Curator Kathryn Ferguson takes British fashion film, including clips for Gareth Pugh, Vivienne Westwood and Hussein Chalayan, to China
If you're in Beijing, you still have a chance to catch Dressing The Screen, China's first exhibition of fashion film supported by the British Council, featuring designers and filmmakers including Nick Knight and Ruth Hogben, Alexander McQueen, Tim Walker, Rifat Ozbek, Vivienne Westwood, Ossie Clark, Hussein Chalayan and Gareth Pugh. The show highlights pivotal moments in fashion, film and technology – from pre-internet experiments such as the early films of Ossie Clark, Rifat Ozbek, Bodymap and Bella Freud, to pioneering technological advancements such as Burberry's holographic catwalk show and Cassette Playa's Augmented Reality. With the UK seen by many as the birthplace of fashion film, the exhibition explores the origins and role British filmmakers and designers have played in its development, alongside exciting demonstrations of China's own fashion industry experimenting with this new form of expression. Curator Kathryn Ferguson shares her thoughts.
"Fashion Film has become one of the main tools for showcasing fashion to the digital generation, giving immediate access to high fashion delivered in an exciting and dramatic way. The creative media of film allows the screen to capture, celebrate and disseminate the beauty and movement of garments on the body to ever-widening audiences.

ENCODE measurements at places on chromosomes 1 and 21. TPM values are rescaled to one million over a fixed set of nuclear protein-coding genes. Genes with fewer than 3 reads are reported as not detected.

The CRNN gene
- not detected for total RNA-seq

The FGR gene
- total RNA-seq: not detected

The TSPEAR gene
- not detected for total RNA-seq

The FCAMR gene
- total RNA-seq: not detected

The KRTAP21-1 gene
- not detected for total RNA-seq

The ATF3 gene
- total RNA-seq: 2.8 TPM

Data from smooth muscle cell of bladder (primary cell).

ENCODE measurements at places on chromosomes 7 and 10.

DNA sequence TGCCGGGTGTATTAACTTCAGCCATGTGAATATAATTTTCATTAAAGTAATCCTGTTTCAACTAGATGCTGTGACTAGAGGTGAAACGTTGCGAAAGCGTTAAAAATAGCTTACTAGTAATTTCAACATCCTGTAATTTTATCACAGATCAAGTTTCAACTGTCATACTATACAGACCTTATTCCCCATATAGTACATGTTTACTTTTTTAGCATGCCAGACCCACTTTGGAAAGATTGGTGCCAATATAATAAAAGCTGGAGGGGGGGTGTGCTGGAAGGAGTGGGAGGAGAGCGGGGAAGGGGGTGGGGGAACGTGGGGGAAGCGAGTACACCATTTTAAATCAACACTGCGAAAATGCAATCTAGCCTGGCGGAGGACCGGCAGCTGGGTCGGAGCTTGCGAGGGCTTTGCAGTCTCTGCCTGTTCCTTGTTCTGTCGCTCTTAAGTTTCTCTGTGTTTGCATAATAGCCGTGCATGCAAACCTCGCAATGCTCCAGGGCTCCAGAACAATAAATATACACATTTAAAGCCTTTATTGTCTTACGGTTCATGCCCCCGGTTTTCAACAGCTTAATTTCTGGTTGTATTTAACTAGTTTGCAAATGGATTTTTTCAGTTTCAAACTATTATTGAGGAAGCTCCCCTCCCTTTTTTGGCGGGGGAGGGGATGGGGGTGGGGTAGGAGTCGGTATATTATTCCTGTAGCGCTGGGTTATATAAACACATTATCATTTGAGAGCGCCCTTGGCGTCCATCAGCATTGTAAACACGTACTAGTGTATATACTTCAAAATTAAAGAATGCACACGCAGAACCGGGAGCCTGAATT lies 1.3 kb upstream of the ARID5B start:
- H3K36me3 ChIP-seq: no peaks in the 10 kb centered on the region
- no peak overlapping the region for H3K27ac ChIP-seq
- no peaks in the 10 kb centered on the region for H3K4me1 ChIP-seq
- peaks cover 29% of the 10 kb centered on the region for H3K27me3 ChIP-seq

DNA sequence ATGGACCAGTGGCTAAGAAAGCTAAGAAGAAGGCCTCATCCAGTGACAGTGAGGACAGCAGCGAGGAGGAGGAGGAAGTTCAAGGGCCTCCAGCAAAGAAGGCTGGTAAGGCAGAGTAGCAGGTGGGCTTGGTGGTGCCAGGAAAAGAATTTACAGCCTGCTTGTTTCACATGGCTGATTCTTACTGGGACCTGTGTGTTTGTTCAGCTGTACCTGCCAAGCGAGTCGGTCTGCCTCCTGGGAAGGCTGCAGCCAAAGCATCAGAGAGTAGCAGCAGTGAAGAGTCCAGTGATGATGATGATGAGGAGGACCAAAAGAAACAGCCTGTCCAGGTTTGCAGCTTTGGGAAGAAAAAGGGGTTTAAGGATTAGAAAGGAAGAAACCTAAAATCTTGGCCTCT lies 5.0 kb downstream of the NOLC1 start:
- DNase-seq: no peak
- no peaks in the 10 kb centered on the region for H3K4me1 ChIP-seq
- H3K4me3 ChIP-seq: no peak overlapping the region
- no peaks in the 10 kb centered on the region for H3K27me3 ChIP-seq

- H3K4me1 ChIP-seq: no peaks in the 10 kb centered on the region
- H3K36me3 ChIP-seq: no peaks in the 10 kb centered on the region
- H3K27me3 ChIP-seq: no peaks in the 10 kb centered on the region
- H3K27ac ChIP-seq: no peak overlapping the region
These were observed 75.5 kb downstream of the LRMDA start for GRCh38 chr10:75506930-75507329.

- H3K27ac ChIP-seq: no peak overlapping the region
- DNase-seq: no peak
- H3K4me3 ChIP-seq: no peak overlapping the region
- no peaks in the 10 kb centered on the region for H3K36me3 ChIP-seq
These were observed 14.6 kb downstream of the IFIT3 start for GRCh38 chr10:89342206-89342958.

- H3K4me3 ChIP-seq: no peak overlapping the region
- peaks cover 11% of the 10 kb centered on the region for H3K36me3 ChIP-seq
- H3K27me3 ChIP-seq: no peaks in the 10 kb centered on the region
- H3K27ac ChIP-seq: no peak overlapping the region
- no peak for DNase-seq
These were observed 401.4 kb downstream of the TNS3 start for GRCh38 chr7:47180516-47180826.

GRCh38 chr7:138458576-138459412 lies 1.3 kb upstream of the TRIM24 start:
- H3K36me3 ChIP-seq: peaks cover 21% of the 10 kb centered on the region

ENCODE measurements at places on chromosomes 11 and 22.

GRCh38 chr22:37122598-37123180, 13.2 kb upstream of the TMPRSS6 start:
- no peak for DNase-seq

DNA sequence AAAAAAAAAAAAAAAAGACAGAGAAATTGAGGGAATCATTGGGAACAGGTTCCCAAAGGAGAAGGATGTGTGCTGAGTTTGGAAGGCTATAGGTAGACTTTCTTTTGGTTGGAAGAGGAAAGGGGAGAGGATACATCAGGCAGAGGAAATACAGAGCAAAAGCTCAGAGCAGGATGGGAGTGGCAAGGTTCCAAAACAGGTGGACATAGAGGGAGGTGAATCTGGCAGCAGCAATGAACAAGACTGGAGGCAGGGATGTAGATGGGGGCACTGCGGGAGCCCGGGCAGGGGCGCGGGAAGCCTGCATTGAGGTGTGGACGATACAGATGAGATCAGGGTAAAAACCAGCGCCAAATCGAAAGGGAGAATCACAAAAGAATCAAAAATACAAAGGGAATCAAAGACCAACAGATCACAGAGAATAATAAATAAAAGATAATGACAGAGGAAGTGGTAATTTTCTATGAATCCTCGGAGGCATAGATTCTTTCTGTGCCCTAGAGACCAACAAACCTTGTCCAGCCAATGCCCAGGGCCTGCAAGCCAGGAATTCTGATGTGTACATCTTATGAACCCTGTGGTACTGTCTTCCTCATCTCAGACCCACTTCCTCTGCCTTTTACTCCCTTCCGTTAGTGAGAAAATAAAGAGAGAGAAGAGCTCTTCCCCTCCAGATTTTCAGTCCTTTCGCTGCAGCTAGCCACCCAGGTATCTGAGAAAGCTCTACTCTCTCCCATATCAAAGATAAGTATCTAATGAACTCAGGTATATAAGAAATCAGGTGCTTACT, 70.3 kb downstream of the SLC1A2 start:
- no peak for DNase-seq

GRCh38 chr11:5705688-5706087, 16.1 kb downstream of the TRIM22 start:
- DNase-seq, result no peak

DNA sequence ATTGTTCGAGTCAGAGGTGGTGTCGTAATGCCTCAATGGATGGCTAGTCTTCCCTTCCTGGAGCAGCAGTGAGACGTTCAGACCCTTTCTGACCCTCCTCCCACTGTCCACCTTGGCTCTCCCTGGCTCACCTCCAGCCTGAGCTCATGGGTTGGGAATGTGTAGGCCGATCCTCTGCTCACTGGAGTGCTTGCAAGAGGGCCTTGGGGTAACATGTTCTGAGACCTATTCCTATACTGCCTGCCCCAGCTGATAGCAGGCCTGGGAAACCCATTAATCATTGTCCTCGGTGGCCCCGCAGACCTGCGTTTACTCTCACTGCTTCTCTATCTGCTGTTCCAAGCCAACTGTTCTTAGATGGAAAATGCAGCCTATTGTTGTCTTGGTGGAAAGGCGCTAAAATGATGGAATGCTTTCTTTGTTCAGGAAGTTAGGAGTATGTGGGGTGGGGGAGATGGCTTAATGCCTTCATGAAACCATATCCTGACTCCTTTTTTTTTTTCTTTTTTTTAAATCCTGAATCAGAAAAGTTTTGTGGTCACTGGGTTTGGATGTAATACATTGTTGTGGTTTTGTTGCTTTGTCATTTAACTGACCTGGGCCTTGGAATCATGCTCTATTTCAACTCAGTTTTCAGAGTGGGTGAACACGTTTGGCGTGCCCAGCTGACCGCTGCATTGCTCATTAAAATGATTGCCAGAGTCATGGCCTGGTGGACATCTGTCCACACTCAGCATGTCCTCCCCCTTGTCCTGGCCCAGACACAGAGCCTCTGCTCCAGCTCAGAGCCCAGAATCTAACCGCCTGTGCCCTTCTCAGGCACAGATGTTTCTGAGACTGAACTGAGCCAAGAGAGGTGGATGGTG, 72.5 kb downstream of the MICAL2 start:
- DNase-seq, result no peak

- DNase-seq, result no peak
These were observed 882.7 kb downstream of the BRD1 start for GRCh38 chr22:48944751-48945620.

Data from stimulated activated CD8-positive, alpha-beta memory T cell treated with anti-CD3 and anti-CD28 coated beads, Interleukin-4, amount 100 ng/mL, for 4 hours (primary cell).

The exhibition in China is a much larger exploration of the genre of fashion film and tracks its development from the mid 1930s through to today. We have been working together on this project for many months so we hope the two sections [UK and China] feel quite harmonious and serve as a cultural conversation between the two countries. The main difference between the Chinese and British parts is the historical content. Fashion film is a very new concept in China so most of the films from that section are from the past four years. We are incredibly fortunate in the UK to have extensive archives, in particular the BFI archive, which meant we could show early fashion and film experiments that date back as early as 1939.
I think narrative will play a larger role in the future, as will new technologies. It is a genre that is developing very rapidly and is literally shifting by the season. There is no doubt the craft of film making will become a bigger component of fashion promotion. In addition, one of the most interesting aspects of film, and one which potentially could have a huge impact, is that many of the fashion filmmakers are women. I'm incredibly excited that so many women are now shooting the female form. I believe this in itself is going to change how we view and experience fashion in the years to come."
The exhibition runs until 11th November at UCCA Gallery in Beijing's 798 Art District. All images courtesy of Dressing The Screen.